HSE - Washington Post A (subscribe)

Home | Classifieds | Place an Ad | Public Notices | Subscriber Services | 928 Media Lab | Real Estate Search | Galleries | Obits | Yellow Pages | TV Listings | Contact Us
The Prescott Daily Courier | Prescott, Arizona

home : latest news : latest news August 28, 2014


2/12/2013 12:01:00 AM
Paramedic helps people in their most trying times
Les Stukenberg/The Daily Courier
Jennifer Miller-McKinney, a Life Line Ambulance Paramedic, came to Prescott at age 10. At 24, she started working for Life Line as a reserve EMT and never left. She has gone on an estimated 10,000 calls in her 20-year career.
Les Stukenberg/The Daily Courier
Jennifer Miller-McKinney, a Life Line Ambulance Paramedic, came to Prescott at age 10. At 24, she started working for Life Line as a reserve EMT and never left. She has gone on an estimated 10,000 calls in her 20-year career.
Lisa Irish
The Daily Courier

Paramedic Jennifer Miller-McKinney, who has worked for Life Line Ambulance for the past 20 years, said she knows she and her co-workers make a difference in people's lives.

"One lady we helped was in a lot of pain, so we started talking and laughed all the way to the hospital," Miller-McKinney said.

The woman later told Miller-McKinney how much that helped during such a tough time.

"If we can help make a bit of what they're going through a better experience, it's worth it," Miller-McKinney said.

Miller-McKinney moved to Prescott when she was 10, graduated from Prescott High School, but wasn't planning on an emergency medical services career then. She said she "couldn't handle some of the images in the drivers-ed films."

When she turned 24, Miller-McKinney started as a reserve Emergency Medical Technician at Life Line Ambulance, and has been part of the team ever since.

"I've had a lot of good partners over the years, and I enjoy doing the work," Miller-McKinney said. "What I like about it is that it's different each day."

On a call in Chino Valley, Miller-McKinney found a man having a heart attack who died on the drive to the hospital, but she brought him back. Not long afterward, Miller-McKinney ran into him at a restaurant, he gave her a big hug, and told her, "Thanks, kid. You saved my life."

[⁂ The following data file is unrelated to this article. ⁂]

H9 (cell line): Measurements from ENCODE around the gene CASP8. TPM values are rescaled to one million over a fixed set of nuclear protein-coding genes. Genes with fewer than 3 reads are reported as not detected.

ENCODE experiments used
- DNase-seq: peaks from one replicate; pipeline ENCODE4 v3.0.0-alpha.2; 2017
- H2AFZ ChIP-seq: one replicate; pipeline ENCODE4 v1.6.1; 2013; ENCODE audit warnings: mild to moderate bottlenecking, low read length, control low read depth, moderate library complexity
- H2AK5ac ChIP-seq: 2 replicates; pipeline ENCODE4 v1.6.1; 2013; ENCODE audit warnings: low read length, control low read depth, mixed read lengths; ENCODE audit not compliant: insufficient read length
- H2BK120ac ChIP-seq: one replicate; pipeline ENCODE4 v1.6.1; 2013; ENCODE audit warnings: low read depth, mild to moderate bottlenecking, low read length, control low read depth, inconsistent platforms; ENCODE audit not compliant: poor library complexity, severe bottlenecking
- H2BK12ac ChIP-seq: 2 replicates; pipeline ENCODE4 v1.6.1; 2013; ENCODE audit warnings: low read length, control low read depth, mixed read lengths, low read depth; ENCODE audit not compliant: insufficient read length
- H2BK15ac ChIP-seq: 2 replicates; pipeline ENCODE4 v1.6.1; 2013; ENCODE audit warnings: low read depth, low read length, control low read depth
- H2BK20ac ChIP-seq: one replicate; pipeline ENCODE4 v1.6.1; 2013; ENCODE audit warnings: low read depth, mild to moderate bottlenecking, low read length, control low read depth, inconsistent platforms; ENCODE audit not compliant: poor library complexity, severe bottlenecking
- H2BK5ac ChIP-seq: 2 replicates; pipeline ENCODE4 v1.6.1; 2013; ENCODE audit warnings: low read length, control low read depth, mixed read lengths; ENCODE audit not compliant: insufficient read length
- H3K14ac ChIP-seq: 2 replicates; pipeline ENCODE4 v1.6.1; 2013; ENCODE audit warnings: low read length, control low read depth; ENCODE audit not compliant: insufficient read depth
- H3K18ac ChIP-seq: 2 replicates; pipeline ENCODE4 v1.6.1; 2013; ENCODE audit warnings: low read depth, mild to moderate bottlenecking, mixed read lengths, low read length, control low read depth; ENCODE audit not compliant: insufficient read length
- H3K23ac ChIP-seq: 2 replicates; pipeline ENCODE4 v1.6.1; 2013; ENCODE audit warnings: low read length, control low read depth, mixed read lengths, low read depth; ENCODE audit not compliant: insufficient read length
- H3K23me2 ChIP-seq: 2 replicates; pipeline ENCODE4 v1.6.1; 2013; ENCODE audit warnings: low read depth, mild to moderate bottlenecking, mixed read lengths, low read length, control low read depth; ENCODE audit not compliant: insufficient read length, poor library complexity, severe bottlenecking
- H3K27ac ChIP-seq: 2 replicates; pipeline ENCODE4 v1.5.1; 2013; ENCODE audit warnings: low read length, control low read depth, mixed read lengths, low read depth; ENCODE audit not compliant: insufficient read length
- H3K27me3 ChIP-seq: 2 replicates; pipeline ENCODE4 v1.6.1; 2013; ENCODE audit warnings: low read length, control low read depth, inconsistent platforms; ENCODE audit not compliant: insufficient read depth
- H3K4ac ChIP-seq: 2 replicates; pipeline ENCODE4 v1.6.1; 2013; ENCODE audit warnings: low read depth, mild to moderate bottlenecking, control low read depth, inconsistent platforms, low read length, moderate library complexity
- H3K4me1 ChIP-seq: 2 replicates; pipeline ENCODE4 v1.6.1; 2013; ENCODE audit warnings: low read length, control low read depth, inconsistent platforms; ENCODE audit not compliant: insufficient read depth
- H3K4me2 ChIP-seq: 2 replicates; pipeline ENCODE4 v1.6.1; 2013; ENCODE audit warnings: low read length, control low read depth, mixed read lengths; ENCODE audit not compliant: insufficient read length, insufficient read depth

Glenn Kasprzyk, chief operations officer of Life Line Ambulance, said Miller-McKinney has gone on 10,000 calls in her 20-year career, and she doesn't fuss over anything.

"She's very humble about what she does. People can feel how much she cares, and she does a great job of it," Kasprzyk said.

Most people work several years as an EMT or paramedic and transition into nursing or management, Kasprzyk said.

"It's a rarity in the industry to find someone like Jen, with such long-term experience, working 15 to 20 years in such an environment," Kasprzyk said. "There's a lot of stress to the job."

Jen and her co-workers come in to do their work, and have to separate what happens here from their selves, so that when they "go home they can focus on that and not let what happens here follow them home," Kasprzyk said.

Miller-McKinney said she and her co-workers do a lot of training to keep up with the latest developments, and encourages people interested in an emergency medical services career to go on ride-alongs to see if it's for them.

"When we're on the scene, we're interacting with people in a whole different light, and it's so different from what you read in textbooks," Miller-McKinney said.

Miller-McKinney, a single mom of two children, received her EMT and paramedic certification at Yavapai College.

Now her eldest son Sean McKinney is in the EMT program there and plans to follow in her footsteps.

"We're a lot alike," Miller-McKinney said. "He's been exposed to it over the years, and decided it's what he wants to do."




    Recently Commented     Most Viewed
Letter: Restoring AHCCCS saves all of us money (2 comments)
Prescott Fire Department report: Consolidate wildland, prevention divisions (6 comments)
Column: Birds and beyond - Encounters with local wildlife (2 comments)
Column: Common law, sharia not compatible (5 comments)
County gets election tallies on state site after glitch (1 comment)


Reader Comments

Posted: Wednesday, February 13, 2013
Article comment by: Great Job

Congrats on the achievement! Thank you for serving the community and saving lives for so long, you should be proud!

Posted: Wednesday, February 13, 2013
Article comment by: AZ Raised

To serious question:
Ambulance companies in the state of Arizona have what is called a CON (certificate of necessity) which means the company owning this CON is the only one able to transport. Also the state of Arizona sets the billing amount that an ambulance company can charge. You can look this all up on the internet and see yourself. Other companies have tried to petition to take over where Life Line is but unfortunately have not been able to meet the requirements. Life Line has some of the best providers I have ever seen. The fire departments also have great providers as well.


Posted: Wednesday, February 13, 2013